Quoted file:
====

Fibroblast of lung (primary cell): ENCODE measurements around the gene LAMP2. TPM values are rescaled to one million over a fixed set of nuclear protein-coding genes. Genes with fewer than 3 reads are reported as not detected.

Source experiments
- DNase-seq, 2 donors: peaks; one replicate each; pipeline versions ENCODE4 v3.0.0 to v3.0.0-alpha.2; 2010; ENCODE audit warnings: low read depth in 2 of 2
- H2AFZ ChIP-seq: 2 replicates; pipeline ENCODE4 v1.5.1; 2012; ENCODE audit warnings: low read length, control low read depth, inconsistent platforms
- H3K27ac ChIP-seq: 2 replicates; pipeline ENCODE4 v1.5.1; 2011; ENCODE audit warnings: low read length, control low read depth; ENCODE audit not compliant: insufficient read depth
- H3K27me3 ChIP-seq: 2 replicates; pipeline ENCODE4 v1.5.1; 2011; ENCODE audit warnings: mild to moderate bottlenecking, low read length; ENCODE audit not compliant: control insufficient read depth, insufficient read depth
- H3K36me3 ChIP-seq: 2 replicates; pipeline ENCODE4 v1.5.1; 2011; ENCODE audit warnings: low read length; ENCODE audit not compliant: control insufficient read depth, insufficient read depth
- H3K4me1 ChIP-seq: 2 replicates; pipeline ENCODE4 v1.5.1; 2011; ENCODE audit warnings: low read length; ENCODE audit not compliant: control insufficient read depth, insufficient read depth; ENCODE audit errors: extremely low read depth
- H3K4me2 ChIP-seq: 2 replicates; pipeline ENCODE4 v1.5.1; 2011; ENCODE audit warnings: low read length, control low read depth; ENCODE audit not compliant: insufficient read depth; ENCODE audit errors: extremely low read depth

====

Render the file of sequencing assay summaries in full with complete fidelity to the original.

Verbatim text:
Fibroblast of lung (primary cell): ENCODE measurements around the gene LAMP2. TPM values are rescaled to one million over a fixed set of nuclear protein-coding genes. Genes with fewer than 3 reads are reported as not detected.

Source experiments
- DNase-seq, 2 donors: peaks; one replicate each; pipeline versions ENCODE4 v3.0.0 to v3.0.0-alpha.2; 2010; ENCODE audit warnings: low read depth in 2 of 2
- H2AFZ ChIP-seq: 2 replicates; pipeline ENCODE4 v1.5.1; 2012; ENCODE audit warnings: low read length, control low read depth, inconsistent platforms
- H3K27ac ChIP-seq: 2 replicates; pipeline ENCODE4 v1.5.1; 2011; ENCODE audit warnings: low read length, control low read depth; ENCODE audit not compliant: insufficient read depth
- H3K27me3 ChIP-seq: 2 replicates; pipeline ENCODE4 v1.5.1; 2011; ENCODE audit warnings: mild to moderate bottlenecking, low read length; ENCODE audit not compliant: control insufficient read depth, insufficient read depth
- H3K36me3 ChIP-seq: 2 replicates; pipeline ENCODE4 v1.5.1; 2011; ENCODE audit warnings: low read length; ENCODE audit not compliant: control insufficient read depth, insufficient read depth
- H3K4me1 ChIP-seq: 2 replicates; pipeline ENCODE4 v1.5.1; 2011; ENCODE audit warnings: low read length; ENCODE audit not compliant: control insufficient read depth, insufficient read depth; ENCODE audit errors: extremely low read depth
- H3K4me2 ChIP-seq: 2 replicates; pipeline ENCODE4 v1.5.1; 2011; ENCODE audit warnings: low read length, control low read depth; ENCODE audit not compliant: insufficient read depth; ENCODE audit errors: extremely low read depth